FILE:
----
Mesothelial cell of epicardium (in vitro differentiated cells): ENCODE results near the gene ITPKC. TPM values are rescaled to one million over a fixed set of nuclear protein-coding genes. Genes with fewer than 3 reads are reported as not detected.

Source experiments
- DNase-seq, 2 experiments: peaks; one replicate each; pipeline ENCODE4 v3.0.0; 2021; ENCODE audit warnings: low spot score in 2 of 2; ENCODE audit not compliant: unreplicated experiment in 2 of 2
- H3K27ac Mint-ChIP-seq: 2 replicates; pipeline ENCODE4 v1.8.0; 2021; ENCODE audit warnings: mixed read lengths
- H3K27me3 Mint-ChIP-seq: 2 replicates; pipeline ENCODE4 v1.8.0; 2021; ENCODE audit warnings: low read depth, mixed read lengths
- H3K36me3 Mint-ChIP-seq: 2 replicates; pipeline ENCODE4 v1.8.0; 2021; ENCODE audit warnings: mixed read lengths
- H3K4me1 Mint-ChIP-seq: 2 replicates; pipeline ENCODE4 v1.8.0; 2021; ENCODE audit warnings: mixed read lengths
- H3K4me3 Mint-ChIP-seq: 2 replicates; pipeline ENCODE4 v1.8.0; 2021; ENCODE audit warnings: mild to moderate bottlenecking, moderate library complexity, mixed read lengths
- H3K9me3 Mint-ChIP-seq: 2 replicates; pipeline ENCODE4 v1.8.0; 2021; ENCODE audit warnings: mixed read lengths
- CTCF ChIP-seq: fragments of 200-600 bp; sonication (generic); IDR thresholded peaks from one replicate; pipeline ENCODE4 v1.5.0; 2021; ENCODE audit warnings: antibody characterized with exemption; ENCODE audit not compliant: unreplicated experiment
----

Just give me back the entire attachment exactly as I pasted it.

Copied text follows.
Mesothelial cell of epicardium (in vitro differentiated cells): ENCODE results near the gene ITPKC. TPM values are rescaled to one million over a fixed set of nuclear protein-coding genes. Genes with fewer than 3 reads are reported as not detected.

Source experiments
- DNase-seq, 2 experiments: peaks; one replicate each; pipeline ENCODE4 v3.0.0; 2021; ENCODE audit warnings: low spot score in 2 of 2; ENCODE audit not compliant: unreplicated experiment in 2 of 2
- H3K27ac Mint-ChIP-seq: 2 replicates; pipeline ENCODE4 v1.8.0; 2021; ENCODE audit warnings: mixed read lengths
- H3K27me3 Mint-ChIP-seq: 2 replicates; pipeline ENCODE4 v1.8.0; 2021; ENCODE audit warnings: low read depth, mixed read lengths
- H3K36me3 Mint-ChIP-seq: 2 replicates; pipeline ENCODE4 v1.8.0; 2021; ENCODE audit warnings: mixed read lengths
- H3K4me1 Mint-ChIP-seq: 2 replicates; pipeline ENCODE4 v1.8.0; 2021; ENCODE audit warnings: mixed read lengths
- H3K4me3 Mint-ChIP-seq: 2 replicates; pipeline ENCODE4 v1.8.0; 2021; ENCODE audit warnings: mild to moderate bottlenecking, moderate library complexity, mixed read lengths
- H3K9me3 Mint-ChIP-seq: 2 replicates; pipeline ENCODE4 v1.8.0; 2021; ENCODE audit warnings: mixed read lengths
- CTCF ChIP-seq: fragments of 200-600 bp; sonication (generic); IDR thresholded peaks from one replicate; pipeline ENCODE4 v1.5.0; 2021; ENCODE audit warnings: antibody characterized with exemption; ENCODE audit not compliant: unreplicated experiment